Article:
What is an Instrument?

An instrument is a means by which something of value is transferred, held, or accomplished. In the field of finance, an instrument is a tradable asset, or negotiable item, such as a security, commodity, derivative, or index, or any item that underlies a derivative.

In separate contexts, an instrument can refer to an economic variable that can be controlled or altered by government policymakers to effect a change in other economic indicators. It can also refer to a legal document such as a contract, will, or deed.

Key Takeaways

  • An instrument is a means by which something of value is transferred, held, or accomplished.
  • In the field of finance, an instrument is a tradable asset, or negotiable item, such as a security, commodity, derivative, or index, or any item that underlies a derivative.
  • An instrument can also refer to an economic variable that can be controlled or altered by government policymakers, or a legal document such as a contract, will, or deed.

Understanding Instruments

Basically, any asset purchased by an investor can be considered a financial instrument. Antique furniture, wheat, and corporate bonds are all equally considered investing instruments in that they can all be bought and sold as things that hold and produce value. Instruments can be debt or equity, representing a share of liability (a future repayment of debt) or ownership. An instrument, in essence, is a type of contract or medium that serves as a vehicle for an exchange of some value between parties.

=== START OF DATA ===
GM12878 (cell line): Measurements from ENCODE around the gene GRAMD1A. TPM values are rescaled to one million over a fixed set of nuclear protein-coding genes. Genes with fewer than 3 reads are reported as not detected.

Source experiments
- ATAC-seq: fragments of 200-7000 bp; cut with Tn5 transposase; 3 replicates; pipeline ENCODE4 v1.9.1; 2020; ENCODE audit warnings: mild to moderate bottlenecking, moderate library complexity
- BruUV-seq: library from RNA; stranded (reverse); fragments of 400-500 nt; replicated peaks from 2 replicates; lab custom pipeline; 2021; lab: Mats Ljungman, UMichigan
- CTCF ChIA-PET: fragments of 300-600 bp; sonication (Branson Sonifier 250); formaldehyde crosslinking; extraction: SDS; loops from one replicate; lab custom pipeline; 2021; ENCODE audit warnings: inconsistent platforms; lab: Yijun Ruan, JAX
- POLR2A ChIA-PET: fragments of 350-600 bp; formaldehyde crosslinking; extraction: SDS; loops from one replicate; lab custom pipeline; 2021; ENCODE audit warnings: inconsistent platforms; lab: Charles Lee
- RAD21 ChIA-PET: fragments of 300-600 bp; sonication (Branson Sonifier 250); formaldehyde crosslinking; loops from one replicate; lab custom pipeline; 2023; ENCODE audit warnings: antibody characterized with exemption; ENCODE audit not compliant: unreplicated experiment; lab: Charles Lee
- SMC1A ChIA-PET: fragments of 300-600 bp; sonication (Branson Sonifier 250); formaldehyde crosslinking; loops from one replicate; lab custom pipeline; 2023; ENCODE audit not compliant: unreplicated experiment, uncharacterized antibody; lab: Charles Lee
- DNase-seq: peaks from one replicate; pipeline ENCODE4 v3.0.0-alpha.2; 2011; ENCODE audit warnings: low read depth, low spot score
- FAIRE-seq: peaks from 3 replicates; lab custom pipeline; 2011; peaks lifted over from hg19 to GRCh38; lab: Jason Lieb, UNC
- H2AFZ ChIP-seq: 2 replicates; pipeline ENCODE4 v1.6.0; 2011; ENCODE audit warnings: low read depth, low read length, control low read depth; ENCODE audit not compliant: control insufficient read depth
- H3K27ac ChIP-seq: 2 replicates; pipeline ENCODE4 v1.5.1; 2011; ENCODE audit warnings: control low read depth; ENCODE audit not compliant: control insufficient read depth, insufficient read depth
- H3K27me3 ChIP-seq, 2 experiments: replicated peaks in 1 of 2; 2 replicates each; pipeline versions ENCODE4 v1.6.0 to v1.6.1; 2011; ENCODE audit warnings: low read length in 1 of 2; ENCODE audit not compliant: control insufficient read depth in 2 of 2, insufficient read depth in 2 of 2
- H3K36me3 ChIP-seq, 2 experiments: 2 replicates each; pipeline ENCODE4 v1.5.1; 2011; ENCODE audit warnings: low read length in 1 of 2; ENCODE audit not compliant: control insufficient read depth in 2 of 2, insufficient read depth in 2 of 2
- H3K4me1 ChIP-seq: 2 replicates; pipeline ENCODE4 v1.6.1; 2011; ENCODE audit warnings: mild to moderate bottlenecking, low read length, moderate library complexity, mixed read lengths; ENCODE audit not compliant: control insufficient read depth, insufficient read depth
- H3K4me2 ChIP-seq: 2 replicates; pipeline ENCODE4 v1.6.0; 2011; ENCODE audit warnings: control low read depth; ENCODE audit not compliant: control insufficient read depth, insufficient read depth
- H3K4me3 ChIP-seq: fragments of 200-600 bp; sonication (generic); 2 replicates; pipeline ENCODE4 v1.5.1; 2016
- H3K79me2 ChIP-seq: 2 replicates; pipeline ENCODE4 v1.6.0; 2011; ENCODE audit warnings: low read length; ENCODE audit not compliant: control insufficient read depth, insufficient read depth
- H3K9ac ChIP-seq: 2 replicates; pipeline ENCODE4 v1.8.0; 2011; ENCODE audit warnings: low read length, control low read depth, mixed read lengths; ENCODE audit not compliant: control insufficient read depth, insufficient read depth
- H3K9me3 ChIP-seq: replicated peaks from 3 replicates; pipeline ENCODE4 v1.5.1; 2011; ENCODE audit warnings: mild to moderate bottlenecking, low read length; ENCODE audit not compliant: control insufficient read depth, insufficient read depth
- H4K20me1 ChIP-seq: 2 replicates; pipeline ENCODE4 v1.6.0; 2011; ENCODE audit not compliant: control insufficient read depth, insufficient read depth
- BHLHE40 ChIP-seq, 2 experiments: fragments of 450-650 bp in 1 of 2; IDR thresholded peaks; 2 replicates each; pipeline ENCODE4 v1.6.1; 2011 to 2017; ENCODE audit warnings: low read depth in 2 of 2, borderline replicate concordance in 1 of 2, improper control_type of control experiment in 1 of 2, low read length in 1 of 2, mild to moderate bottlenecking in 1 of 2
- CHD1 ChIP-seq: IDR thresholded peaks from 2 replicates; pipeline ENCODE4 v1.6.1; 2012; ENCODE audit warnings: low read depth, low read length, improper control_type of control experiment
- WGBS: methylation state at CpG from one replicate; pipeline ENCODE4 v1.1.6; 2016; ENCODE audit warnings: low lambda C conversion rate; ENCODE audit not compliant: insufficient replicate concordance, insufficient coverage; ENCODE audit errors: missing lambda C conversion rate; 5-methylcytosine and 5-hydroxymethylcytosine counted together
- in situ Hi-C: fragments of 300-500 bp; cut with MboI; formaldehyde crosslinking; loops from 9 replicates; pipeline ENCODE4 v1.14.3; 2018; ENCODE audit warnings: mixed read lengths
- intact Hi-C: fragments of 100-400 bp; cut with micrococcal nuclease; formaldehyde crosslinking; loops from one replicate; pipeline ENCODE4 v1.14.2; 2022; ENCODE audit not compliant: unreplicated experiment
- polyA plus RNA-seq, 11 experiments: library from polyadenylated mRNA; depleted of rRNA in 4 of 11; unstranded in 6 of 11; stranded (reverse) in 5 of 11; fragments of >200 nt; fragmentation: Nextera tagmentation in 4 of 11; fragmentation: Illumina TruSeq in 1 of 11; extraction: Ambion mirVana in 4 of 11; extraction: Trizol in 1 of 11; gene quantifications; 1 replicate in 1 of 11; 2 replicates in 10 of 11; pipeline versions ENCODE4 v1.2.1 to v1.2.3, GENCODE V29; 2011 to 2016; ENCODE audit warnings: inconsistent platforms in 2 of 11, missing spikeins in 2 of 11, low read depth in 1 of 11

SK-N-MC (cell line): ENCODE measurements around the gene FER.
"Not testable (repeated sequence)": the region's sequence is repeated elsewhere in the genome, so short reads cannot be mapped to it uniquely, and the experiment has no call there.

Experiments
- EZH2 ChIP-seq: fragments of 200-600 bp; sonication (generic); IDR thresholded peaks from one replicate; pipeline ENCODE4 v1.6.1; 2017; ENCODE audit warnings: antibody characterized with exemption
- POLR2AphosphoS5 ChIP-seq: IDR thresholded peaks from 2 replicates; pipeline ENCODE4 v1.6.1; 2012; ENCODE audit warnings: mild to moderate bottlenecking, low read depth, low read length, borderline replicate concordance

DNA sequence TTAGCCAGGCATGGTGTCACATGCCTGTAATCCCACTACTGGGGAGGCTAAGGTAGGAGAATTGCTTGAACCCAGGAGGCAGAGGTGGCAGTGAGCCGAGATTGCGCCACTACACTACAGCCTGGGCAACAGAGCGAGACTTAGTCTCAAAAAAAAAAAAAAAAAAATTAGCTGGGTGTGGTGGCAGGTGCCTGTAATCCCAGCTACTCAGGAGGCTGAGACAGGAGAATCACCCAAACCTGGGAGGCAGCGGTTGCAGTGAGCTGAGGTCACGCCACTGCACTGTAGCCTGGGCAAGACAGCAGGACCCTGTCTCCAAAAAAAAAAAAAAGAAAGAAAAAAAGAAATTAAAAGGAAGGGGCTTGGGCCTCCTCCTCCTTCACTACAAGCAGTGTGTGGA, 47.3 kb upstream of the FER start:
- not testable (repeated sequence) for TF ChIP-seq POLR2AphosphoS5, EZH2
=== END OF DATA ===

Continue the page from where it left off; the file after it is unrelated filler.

In terms of instruments as economic variables, policymakers and central banks commonly adjust economic instruments, such as interest rates, to achieve and maintain desired levels of other economic indicators, such as inflation or unemployment rates. Economic instruments may also include such assets as performance bonds or pollution taxes, all designed to bring about some change that is sought as a part of policy. For instance, an economic instrument like a tax might be instituted to help reflect some form of cost, which might not be monetary, that is incurred in the procurement or production of some goods or services.

Accessing and using natural resources can have broader effects on the environment and lead to the depletion of that resource. Fees on the production of such resources might be instituted to reflect the impact of exploiting these resources.

From a legal perspective, some examples of legal instruments include insurance contracts, debt covenants, purchase agreements, or mortgages. These documents lay out the parties involved, triggering events, and terms of the contract, communicating the intended purpose and scope. With legal instruments, there will be a statement of any contractual relationship that is established between the parties involved, such as the terms of a mortgage. These may include rights given to certain parties that are secured by law. A legal instrument presents in a formal fashion that there is an obligation, act, or other duty that is enforceable.